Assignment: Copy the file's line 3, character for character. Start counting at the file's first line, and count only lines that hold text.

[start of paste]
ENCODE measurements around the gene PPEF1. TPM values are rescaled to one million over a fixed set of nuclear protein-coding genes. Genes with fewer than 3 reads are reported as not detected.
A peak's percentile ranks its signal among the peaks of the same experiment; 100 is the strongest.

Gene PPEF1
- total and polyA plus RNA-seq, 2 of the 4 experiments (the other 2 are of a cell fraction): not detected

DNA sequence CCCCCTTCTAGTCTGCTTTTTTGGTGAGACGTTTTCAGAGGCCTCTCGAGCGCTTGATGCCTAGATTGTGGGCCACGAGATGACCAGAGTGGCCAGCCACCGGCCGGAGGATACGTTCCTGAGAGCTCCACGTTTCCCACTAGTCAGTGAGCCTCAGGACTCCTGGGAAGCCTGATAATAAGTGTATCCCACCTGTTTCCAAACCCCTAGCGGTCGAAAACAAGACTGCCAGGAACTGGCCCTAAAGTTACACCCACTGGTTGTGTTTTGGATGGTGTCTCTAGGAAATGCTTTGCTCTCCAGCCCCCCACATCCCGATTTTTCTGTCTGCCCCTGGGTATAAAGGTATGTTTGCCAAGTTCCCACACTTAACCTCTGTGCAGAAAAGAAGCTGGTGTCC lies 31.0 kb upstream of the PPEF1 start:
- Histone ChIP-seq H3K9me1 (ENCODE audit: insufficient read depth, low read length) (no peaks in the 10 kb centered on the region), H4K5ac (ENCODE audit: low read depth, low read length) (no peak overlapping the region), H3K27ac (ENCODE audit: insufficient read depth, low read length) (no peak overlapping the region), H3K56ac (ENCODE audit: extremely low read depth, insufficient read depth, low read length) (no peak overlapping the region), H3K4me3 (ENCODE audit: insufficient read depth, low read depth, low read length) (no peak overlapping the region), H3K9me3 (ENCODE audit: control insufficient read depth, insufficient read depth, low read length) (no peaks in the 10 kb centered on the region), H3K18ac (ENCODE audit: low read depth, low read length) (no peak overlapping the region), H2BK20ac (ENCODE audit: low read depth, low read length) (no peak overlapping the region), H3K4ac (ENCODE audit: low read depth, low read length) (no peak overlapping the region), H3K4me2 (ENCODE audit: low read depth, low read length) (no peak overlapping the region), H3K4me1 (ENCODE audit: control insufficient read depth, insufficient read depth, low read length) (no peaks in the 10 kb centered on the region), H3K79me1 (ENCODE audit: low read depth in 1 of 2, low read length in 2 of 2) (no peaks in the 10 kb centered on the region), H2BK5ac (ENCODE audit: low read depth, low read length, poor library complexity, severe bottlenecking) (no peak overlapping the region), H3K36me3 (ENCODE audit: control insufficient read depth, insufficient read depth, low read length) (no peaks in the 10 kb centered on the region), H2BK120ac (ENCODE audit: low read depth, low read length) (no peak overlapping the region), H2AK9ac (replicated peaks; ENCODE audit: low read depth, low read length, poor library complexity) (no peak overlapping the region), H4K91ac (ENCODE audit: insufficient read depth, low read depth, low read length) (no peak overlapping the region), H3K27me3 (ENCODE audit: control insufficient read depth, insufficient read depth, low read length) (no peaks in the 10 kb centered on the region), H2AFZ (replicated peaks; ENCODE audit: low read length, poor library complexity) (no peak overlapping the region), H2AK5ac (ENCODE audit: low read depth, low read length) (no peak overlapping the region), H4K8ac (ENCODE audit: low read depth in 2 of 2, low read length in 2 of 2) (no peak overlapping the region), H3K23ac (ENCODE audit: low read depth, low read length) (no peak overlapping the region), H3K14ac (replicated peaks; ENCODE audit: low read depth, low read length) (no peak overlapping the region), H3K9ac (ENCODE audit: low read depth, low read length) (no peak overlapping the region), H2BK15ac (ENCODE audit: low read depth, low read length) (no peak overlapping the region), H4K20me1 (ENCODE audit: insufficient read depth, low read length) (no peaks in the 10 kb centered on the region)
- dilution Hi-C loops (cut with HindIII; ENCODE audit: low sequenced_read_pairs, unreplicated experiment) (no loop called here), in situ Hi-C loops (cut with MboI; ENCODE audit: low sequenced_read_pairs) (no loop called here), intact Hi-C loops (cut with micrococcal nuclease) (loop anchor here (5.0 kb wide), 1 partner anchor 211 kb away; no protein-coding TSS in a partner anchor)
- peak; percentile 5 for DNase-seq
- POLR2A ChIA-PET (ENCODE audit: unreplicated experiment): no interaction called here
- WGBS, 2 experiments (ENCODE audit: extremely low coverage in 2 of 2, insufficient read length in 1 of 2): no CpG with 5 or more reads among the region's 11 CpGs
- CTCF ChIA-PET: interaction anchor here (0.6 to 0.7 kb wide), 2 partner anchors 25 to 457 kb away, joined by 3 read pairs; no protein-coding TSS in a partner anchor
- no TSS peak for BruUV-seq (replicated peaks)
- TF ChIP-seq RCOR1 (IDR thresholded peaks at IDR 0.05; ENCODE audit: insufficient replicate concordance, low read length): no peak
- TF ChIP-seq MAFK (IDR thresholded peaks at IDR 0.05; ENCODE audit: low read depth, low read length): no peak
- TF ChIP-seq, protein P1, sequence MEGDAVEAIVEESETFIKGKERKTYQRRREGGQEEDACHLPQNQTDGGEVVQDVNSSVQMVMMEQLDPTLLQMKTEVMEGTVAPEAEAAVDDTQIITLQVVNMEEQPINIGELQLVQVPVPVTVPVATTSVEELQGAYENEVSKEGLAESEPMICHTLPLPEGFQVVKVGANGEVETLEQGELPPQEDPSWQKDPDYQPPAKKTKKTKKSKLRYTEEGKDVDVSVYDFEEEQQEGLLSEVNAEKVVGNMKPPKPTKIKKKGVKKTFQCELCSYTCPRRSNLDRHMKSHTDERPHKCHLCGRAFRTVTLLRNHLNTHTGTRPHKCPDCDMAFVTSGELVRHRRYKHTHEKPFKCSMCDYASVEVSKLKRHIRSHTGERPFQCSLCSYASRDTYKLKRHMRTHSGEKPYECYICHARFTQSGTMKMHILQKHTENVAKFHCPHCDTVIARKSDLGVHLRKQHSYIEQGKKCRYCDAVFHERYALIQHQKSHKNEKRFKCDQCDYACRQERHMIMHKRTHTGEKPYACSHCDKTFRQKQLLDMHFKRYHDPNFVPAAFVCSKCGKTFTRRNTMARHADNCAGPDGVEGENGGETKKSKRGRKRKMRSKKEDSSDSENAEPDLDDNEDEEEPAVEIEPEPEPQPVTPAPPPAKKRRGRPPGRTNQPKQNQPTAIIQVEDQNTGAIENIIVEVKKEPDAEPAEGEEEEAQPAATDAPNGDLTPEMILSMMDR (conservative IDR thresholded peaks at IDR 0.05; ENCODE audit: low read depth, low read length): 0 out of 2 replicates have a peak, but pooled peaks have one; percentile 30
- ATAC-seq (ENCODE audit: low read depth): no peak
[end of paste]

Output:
Gene PPEF1